IRP researchers identify large genetic changes that contribute to dementia risk
Discovery provides potential clues for Lewy body and frontotemporal dementias
Scientists at the National Institutes of Health have identified new genetic risk factors for two types of non-Alzheimer’s dementia. These findings were published in Cell Genomics and detail how researchers identified large-scale DNA changes, known as structural variants, by analyzing thousands of DNA samples. The team discovered several structural variants that could be risk factors Lewy body dementia (LBD) and frontotemporal dementia (FTD). The project was a collaborative effort between scientists at the National Institute of Neurological Disorders and Stroke (NINDS) and the National Institute on Aging (NIA) at NIH.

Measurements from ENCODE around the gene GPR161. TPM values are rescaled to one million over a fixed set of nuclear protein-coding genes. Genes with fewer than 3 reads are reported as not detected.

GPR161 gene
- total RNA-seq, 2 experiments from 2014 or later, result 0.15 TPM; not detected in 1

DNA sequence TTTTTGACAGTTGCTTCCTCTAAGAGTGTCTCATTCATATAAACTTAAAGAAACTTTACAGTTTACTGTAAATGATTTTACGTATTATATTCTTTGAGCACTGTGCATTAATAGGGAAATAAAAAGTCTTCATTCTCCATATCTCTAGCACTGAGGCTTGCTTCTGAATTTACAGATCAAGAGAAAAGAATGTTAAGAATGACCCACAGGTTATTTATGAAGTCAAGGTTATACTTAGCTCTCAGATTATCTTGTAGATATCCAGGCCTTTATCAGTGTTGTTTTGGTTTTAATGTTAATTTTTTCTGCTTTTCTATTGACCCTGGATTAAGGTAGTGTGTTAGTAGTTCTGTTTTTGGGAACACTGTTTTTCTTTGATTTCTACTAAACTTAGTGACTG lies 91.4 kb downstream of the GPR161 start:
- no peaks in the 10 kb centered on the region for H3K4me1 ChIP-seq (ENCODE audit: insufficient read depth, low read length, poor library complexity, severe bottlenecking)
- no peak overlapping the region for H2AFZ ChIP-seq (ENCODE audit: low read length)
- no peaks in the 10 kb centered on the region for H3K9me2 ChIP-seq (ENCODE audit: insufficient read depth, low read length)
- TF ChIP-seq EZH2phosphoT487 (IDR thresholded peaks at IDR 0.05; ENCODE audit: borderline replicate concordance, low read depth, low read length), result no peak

Structural variants have been implicated in a variety of neurological disorders. Unlike more commonly studied mutations, which often affect one or a few DNA building blocks called nucleotides, structural variants represent at least 50 but often hundreds, or even thousands, of nucleotides at once, making them more challenging to study.
“If you imagine that our entire genetic code is a book, a structural variant would be a paragraph, page, or even an entire chapter that has been removed, duplicated, or inserted in the wrong place,” said Sonja W. Scholz, M.D., Ph.D., investigator in the neurogenetics branch of NINDS and senior author of this study.
This page was last updated on Monday, May 8, 2023